Bill that would allow a public-school guardian program one step closer to passing


The House Education Committee approved Senate Bill 2 last week. Primary sponsor Sen. Max Wise, R-Campbellsville, said the legislation builds on school safety measures from previous years.
“A lot of times we talk about mental health, but we can’t wrap our hands around what actually is occurring right now within our school walls,” Wise said.
SB 2 would direct schools to include school psychologists, social workers, school resource officers and other mental health service providers on trauma-informed teams. This is in addition to school administrators, counselors, family resource and youth service coordinators, school nurses and other district personnel, Wise said.
The bill would direct the trauma-informed teams to help support students impacted by trauma, identify ways to respond to mental health issues, and build resiliency and wellness in all students. These teams would also be required to compile an annual report.
SB 2 would also require two evidence-based suicide prevention lessons each school year for all students in sixth through 12th grade. Teachers would also be required to undergo suicide prevention training beginning at the fourth-grade level.
As for the safety aspect of the legislation, SB 2 would allow school districts to employ retired law enforcement and honorably discharged, retired military veterans as armed guardians at public schools.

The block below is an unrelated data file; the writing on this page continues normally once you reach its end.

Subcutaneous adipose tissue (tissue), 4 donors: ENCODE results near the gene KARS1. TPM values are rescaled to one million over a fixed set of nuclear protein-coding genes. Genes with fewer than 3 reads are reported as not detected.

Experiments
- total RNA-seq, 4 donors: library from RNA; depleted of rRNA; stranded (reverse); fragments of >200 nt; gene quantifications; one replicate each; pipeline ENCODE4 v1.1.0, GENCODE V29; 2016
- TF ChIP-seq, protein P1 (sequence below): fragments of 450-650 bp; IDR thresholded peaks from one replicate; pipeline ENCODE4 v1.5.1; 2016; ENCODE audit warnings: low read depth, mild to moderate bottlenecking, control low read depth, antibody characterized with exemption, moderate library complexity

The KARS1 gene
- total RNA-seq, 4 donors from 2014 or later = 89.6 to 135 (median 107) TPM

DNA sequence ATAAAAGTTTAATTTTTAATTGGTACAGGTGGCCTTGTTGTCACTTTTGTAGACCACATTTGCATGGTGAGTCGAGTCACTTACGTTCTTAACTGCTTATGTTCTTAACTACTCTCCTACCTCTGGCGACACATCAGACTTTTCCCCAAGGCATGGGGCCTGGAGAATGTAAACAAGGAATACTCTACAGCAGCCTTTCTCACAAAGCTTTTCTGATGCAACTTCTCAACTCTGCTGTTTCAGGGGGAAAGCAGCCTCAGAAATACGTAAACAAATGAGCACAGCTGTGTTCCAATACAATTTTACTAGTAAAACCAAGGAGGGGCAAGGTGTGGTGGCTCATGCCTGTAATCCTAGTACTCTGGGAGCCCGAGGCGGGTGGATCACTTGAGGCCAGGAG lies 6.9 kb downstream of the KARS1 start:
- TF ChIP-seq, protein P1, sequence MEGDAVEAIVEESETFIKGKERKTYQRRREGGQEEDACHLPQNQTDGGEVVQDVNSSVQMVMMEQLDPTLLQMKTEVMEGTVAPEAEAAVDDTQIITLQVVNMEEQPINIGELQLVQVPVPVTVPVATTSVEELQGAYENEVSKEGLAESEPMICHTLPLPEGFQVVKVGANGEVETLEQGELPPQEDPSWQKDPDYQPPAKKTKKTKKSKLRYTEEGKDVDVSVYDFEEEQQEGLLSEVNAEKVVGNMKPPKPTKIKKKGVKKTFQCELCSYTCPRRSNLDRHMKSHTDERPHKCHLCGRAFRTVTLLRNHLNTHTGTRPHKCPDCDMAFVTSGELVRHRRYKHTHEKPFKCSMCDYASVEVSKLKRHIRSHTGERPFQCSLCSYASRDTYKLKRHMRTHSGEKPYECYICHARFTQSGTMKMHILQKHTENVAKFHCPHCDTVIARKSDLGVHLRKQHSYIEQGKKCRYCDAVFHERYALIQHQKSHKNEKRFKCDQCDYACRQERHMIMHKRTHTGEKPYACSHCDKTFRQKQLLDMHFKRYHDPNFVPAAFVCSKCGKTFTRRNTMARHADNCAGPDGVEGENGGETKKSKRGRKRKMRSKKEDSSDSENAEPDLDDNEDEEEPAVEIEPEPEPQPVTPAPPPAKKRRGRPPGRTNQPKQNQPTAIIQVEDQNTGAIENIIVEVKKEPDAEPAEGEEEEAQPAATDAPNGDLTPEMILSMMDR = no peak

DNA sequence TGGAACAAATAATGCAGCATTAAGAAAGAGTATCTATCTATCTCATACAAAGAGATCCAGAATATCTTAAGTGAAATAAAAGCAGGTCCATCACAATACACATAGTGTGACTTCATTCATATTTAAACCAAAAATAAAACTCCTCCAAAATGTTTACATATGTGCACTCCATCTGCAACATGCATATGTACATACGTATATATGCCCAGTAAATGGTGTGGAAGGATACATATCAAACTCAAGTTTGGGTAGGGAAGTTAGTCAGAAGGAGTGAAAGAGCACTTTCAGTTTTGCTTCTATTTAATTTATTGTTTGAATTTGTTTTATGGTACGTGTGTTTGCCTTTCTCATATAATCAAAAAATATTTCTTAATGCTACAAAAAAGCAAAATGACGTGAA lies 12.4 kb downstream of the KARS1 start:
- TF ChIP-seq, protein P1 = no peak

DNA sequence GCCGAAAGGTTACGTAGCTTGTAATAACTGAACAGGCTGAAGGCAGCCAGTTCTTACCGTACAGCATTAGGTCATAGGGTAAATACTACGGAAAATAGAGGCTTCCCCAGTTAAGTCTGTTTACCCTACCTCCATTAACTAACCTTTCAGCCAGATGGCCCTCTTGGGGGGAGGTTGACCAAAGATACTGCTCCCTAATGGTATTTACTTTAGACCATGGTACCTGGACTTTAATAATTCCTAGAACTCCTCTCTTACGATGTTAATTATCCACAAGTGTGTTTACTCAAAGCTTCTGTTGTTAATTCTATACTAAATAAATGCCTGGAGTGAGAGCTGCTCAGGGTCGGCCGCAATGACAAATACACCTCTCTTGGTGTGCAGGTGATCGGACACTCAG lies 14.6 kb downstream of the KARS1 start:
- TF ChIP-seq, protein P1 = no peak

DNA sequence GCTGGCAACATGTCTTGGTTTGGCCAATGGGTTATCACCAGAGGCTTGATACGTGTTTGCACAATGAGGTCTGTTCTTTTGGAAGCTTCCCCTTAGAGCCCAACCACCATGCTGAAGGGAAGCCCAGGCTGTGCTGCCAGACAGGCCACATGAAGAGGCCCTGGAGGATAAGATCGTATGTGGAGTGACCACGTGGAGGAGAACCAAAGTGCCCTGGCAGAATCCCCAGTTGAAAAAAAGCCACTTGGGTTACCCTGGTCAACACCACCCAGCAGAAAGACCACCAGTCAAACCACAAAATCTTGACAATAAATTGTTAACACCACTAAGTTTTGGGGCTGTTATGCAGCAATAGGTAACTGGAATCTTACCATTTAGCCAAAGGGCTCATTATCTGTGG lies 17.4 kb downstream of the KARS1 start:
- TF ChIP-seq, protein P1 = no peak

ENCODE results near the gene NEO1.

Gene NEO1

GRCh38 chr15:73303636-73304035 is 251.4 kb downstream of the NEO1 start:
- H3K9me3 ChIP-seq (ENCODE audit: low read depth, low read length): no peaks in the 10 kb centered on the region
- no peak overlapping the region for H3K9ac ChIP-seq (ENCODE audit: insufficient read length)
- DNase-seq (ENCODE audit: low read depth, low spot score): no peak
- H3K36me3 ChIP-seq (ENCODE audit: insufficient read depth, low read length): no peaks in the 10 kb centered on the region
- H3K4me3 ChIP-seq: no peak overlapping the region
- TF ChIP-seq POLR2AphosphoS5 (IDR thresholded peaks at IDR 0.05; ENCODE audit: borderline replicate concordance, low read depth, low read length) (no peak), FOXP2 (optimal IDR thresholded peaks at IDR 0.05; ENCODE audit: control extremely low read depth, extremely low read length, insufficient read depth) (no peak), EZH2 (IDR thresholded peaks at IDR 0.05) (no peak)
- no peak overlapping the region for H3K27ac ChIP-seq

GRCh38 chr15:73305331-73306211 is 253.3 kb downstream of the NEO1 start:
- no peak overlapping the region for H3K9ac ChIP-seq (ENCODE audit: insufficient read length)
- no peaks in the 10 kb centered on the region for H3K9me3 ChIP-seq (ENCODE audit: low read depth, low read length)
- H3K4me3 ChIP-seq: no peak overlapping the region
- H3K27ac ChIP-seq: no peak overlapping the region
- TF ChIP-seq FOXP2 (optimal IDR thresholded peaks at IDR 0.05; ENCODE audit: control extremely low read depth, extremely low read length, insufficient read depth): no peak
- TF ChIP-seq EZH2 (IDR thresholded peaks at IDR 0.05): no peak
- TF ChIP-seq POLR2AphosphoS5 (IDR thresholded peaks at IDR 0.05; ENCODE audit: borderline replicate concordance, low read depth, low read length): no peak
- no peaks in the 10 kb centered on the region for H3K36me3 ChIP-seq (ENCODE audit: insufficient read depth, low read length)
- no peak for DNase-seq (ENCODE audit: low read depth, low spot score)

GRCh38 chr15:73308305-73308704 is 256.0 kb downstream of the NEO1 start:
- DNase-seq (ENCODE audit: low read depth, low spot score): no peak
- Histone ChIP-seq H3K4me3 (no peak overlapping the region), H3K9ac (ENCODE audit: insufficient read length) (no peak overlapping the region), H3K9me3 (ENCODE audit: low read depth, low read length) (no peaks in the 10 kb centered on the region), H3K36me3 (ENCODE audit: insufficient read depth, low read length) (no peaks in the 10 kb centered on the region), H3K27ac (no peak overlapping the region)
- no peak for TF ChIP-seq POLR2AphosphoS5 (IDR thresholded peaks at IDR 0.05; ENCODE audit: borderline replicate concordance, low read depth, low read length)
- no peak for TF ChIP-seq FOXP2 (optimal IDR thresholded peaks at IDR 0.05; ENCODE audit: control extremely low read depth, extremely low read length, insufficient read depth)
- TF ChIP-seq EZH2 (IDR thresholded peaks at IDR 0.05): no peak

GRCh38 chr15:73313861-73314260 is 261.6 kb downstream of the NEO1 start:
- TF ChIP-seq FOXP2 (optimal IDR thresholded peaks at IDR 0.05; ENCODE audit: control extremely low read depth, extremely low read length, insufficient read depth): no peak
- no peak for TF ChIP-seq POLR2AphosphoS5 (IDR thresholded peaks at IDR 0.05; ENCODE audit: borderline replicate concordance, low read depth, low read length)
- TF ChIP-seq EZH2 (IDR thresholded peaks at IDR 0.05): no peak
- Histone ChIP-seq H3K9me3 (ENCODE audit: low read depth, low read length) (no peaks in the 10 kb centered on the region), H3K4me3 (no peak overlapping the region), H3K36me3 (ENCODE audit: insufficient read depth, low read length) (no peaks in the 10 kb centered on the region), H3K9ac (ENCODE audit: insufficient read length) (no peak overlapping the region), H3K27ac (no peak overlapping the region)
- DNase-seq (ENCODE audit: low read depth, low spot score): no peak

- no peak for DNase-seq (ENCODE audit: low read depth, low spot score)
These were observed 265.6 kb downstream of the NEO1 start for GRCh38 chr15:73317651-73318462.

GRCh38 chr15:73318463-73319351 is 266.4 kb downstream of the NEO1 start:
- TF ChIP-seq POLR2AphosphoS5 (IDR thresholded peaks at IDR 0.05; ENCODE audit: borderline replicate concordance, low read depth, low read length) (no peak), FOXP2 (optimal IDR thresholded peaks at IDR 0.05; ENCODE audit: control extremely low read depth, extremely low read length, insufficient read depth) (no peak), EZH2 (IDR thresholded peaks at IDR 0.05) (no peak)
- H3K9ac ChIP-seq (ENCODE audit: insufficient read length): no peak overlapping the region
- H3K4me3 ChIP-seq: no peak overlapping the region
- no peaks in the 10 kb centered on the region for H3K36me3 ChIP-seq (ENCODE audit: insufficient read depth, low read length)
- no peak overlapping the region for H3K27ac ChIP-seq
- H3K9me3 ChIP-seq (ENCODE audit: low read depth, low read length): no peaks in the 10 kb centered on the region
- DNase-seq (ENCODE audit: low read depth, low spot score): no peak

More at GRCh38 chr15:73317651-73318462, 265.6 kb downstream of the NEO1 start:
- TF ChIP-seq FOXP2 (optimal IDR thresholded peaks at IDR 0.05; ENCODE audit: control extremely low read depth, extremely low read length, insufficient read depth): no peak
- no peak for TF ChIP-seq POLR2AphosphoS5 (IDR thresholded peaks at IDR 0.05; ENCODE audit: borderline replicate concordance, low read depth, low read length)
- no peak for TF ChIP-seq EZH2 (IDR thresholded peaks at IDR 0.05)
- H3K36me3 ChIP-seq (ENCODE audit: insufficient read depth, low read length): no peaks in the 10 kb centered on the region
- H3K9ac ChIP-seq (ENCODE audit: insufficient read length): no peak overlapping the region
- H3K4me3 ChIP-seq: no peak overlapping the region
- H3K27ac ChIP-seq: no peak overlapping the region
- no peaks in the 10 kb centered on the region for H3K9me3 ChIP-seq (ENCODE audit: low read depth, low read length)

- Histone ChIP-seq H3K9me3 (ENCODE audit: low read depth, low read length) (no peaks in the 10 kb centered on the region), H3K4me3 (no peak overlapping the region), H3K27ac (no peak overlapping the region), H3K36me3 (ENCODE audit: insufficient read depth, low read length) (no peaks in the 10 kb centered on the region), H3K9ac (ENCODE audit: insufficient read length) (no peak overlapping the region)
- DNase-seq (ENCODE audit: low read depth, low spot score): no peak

The bill is not a mandate, and the guardians would not have arresting authority, Wise said. The guardians would also have to be within five years of retirement and undergo a vetting and training process.
Committee chair James Tipton, R-Taylorsville, said he worked with Wise on strengthening the qualified immunity provision in the legislation. The guardians would have the same criminal and civil immunity as other law enforcement in the state. School boards would also be protected.
During discussion of SB 2, Rep. Josh Calloway, R-Irvington, proposed a committee amendment to allow schools to add a licensed pastoral counselor to the trauma-informed team. He said with the statewide shortage of counselors and psychologists, this would give schools another option.
Wise told the committee he has “no qualms” about the amendment. “We’ve got young people that need assistance and help,” he said.
Abby Piper, a representative of the Kentucky School Counselors Association, testified against the amendment. But she said she supports the other mental health provisions in the legislation.
Rep. Tina Bojanowski, D-Louisville, made a motion to table the amendment. She said she finds the amendment “gravely concerning.” Her motion failed.
The committee approved Calloway’s committee amendment to SB 2.
Rep. Emily Callaway, R-Louisville, said she’s in favor of Calloway’s amendment.
“I really appreciate this and an opportunity to keep our kids safe and to get to some of the root of our issues and concerns for our kiddos,” she said. “I’m a very strong ‘yes.’”
After approving Calloway’s amendment, the committee continued to discuss the legislation.
Bojanowski asked Wise why schools need guardians when there are SROs. Wise said the guardians are for districts who don’t have enough SROs or are in rural areas.
“The guardians are a stop-gap measure,” Wise said.
The House Education Committee approved SB 2 by a 14-3 vote.
Rep. Lisa Willner, D-Louisville, said while she supports the mental health care portions of the legislation, she has concerns with the guardians and the pastoral counselor provisions of the bill.
“I’m very emotional about voting ‘no’ on this because there’s so much good in it,” Willner said. “We’ve doubled up on the suicide prevention training. That’s going to save lives. There’s no question, so I’m happy that piece is going to pass.”
SB 2 now goes before the full House for consideration.

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